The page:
"Raselle," he said, (I'm guessing at the spelling).
"What is your name?"
"Hold on. You're really with the IRS, right?"
"That is correct. What is your name?"
"Wait, why are you calling me from a cell phone, Raselle? I think the IRS has an 800 number."
"You were called to settle a lawsuit."
"I don't recall being notified about a lawsuit. And yet it said final notification. Have you already called me from your cell phone?"
"I need to verify information, before I can give you details about the lawsuit."
"And you're the IRS person to talk to, right? You're not going to just put me on hold?"
"That is correct."
"Okay, go ahead."
"Is this (address) correct for you?"
"No, that's not correct."
"What is your address and zip code?"
"I can't give you that, Raselle."
"This is a serious matter and you have been contacted already."
"No I haven't."
"Yes you were."
"No I haven't."
"Yes you were. You received two letters."
"No I didn't."
"Yes you did."
"No I didn't."
"Well, that's your problem."
"Okay,Raselle. I don't think the IRS speaks to people that way."
 A call beeped in and I held the phone out. It was my son.
"Raselle, I have to go."
"You will not be notified again."
"Well, that's also my problem."
I hung up on him, and talked to my son about his ugly-sweater party.

I know I shouldn't have even returned the call. My number was obviously a tick on the scammer wheel of fortune and calling back is how victims set themselves up for continued harassment.

So, nobody try that at home.  

But I couldn't help myself. Scammers (not to be confused with telemarketers who don't prey on the elderly), are like mosquitoes and black flies. They are aggressive, they are rude, they are relentless. They'll come at you even if you've been told how to protect yourself and eventually, you'll answer the phone without checking the number and they'll scare you into listening to them.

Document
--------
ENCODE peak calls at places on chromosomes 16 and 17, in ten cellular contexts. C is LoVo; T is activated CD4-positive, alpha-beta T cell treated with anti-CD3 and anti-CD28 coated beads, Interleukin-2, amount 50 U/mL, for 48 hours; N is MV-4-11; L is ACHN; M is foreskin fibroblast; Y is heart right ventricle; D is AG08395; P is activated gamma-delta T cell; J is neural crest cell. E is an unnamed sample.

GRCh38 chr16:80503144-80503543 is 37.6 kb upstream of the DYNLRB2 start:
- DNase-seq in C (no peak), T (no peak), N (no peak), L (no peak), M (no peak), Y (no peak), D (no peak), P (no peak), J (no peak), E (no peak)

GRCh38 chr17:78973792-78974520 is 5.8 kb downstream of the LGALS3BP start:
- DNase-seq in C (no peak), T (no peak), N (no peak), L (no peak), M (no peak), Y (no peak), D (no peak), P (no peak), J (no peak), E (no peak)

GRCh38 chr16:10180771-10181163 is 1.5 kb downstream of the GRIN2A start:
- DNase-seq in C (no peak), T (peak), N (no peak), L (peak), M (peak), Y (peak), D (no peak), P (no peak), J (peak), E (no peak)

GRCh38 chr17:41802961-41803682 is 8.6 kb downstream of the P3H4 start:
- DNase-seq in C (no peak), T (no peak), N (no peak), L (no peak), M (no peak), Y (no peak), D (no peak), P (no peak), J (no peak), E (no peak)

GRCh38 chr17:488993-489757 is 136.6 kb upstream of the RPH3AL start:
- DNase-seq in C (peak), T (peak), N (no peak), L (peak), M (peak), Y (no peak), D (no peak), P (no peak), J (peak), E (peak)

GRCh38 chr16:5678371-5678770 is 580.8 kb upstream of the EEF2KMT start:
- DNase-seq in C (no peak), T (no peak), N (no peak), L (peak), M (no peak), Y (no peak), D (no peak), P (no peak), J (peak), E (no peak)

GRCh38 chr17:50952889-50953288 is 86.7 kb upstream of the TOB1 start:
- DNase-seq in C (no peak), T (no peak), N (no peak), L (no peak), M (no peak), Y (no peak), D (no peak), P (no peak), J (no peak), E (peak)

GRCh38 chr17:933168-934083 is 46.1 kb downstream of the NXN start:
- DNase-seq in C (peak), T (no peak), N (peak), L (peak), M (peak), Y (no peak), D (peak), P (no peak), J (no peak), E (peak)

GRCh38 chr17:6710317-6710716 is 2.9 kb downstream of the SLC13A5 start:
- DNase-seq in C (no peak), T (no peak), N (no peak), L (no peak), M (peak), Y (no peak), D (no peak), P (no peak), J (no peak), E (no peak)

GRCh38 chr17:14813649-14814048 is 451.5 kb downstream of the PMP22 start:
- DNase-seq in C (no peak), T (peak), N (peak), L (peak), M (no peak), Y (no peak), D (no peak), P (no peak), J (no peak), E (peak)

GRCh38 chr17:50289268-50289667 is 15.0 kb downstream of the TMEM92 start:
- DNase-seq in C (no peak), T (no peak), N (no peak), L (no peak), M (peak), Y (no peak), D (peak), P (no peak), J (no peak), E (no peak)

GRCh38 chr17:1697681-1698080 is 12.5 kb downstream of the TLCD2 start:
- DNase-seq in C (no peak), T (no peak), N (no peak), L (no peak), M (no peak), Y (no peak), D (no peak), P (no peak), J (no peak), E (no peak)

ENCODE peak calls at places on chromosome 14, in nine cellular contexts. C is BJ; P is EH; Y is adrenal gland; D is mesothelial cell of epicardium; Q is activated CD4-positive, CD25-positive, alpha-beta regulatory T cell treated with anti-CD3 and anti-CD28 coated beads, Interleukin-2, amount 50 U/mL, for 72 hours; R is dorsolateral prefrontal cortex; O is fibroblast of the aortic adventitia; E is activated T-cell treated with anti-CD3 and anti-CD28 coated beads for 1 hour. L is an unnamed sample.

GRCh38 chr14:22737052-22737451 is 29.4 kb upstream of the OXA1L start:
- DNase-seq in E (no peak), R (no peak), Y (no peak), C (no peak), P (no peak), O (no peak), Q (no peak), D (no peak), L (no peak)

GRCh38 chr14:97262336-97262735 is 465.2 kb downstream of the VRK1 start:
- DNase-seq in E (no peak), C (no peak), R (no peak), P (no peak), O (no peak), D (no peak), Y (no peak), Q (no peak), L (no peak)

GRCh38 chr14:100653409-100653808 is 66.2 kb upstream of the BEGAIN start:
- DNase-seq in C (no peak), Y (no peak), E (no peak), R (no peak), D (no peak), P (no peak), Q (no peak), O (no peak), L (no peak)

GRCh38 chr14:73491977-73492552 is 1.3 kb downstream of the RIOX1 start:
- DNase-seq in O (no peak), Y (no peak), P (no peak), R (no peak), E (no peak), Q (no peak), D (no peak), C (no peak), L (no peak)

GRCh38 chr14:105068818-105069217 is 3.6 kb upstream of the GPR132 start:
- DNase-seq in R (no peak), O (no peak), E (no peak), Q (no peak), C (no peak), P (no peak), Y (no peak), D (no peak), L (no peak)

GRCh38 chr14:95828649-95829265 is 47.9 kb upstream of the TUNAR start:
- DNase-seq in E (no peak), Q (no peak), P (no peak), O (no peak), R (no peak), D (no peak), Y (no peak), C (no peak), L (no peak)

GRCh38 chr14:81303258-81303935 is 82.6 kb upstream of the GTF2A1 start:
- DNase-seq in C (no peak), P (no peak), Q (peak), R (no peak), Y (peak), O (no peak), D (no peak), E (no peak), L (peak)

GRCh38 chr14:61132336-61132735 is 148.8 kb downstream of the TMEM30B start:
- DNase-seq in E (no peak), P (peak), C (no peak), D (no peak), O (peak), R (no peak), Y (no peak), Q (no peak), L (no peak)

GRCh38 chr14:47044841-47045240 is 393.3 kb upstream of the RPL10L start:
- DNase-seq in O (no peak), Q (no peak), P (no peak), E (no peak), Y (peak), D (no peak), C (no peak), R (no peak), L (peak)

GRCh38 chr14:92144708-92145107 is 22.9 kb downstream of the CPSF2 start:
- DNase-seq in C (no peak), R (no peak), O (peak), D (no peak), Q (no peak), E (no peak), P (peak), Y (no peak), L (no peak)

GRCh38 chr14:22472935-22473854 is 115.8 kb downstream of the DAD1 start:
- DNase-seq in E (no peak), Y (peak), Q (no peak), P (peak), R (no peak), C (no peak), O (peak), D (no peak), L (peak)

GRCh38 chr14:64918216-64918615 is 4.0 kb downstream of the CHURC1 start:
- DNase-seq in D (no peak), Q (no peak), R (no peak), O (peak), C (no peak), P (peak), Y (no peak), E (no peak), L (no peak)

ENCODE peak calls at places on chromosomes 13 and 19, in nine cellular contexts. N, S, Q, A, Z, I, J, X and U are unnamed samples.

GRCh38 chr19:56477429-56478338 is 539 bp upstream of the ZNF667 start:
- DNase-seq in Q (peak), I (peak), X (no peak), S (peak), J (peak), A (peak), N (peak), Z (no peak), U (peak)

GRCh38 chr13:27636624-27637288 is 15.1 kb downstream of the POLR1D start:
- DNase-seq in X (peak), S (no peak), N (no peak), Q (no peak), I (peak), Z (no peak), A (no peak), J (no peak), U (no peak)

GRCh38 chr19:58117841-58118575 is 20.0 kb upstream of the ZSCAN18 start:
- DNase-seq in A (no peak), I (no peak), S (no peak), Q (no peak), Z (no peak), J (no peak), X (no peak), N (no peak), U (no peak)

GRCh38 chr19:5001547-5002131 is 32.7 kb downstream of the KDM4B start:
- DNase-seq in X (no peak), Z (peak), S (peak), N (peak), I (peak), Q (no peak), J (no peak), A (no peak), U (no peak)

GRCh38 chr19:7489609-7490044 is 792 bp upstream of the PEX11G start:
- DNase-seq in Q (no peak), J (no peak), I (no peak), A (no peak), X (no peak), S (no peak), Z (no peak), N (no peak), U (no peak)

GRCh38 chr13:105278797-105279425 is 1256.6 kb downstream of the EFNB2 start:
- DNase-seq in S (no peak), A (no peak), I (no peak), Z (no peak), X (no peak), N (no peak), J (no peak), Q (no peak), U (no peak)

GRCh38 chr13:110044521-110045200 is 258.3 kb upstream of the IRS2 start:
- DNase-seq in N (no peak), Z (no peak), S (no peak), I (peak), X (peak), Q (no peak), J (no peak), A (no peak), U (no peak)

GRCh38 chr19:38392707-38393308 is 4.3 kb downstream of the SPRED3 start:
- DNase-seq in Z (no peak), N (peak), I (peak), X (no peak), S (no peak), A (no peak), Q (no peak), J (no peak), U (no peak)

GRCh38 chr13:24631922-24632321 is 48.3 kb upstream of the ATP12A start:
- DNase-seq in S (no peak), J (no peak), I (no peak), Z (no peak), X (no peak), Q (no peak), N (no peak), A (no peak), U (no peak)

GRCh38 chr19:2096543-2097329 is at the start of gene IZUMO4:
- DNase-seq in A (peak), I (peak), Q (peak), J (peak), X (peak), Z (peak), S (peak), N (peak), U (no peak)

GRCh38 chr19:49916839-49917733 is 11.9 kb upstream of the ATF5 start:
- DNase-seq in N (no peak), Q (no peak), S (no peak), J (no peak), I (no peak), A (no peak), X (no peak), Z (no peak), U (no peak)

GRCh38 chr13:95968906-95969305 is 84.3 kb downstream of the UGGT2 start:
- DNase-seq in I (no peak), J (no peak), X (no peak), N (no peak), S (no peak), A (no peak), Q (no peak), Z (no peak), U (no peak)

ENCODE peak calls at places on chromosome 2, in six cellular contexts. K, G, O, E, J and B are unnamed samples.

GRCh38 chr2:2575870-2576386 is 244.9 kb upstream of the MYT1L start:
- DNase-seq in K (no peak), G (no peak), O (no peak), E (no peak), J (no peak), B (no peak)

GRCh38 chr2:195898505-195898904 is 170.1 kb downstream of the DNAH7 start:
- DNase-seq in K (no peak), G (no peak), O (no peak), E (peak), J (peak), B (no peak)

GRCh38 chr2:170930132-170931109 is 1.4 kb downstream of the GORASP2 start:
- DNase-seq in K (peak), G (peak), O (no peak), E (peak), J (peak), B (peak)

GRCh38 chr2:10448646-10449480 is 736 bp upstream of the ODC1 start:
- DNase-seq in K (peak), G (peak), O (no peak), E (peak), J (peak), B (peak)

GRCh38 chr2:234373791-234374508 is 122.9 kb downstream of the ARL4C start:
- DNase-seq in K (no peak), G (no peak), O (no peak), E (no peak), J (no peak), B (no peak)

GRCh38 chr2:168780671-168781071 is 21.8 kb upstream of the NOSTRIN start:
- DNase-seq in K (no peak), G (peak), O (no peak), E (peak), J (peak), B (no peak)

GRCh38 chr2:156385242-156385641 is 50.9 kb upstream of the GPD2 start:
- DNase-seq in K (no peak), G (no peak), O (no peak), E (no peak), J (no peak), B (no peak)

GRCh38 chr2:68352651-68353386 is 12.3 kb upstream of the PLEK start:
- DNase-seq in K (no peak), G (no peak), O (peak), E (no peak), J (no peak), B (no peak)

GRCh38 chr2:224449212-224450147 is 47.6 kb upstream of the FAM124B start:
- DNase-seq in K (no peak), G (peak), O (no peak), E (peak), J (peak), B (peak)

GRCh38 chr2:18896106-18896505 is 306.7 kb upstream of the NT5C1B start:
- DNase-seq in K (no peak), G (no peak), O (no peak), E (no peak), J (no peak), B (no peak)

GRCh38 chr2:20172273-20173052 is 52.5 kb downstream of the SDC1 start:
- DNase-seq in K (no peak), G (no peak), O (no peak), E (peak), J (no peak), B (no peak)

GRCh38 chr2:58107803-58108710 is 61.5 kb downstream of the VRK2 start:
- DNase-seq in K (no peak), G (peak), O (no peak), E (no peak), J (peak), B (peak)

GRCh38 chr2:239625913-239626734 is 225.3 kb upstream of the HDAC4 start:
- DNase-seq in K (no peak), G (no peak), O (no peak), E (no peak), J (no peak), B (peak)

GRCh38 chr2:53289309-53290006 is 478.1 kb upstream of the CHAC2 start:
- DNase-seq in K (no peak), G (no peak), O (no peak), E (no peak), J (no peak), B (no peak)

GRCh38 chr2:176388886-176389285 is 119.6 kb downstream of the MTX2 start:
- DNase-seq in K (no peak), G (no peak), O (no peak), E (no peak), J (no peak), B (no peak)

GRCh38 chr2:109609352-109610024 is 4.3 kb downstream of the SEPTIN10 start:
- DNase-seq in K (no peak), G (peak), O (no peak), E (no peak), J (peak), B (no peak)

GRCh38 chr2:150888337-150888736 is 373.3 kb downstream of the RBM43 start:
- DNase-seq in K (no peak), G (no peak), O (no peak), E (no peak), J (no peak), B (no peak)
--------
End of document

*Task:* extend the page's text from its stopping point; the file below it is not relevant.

Or, if agent Raselle has his way, you'll see the unfamiliar number and return the call anyway because it could be a child or friend or an emergency. And then, agent Raselle will offer you a way out of the lawsuit being filed against you in exchange for your debit card number, which agent Raselle knows, some people will offer to avoid so much as a dirty look from the Internal Revenue Service. 

If that call does come, hang up and do what they suggest you do over at the real IRS, where they have 800 numbers:

If you get a phone call from someone claiming to be from the IRS and asking for money, here’s what you should do:

If you know you don’t owe taxes or have no reason to believe that you do, report the incident to the Treasury Inspector General for Tax Administration (TIGTA) at 1.800.366.4484 or at

You can file a complaint using the FTC Complaint Assistant; choose "Other” and then “Imposter Scams.” If the complaint involves someone impersonating the IRS, include the words “IRS Telephone Scam” in the notes.

June, 2015

Or, if you get that call, and you're in need of amusement, you can let your fake agent know that before you answer any of their questions, you'd like them to answer a few of yours.

I think that's only fair.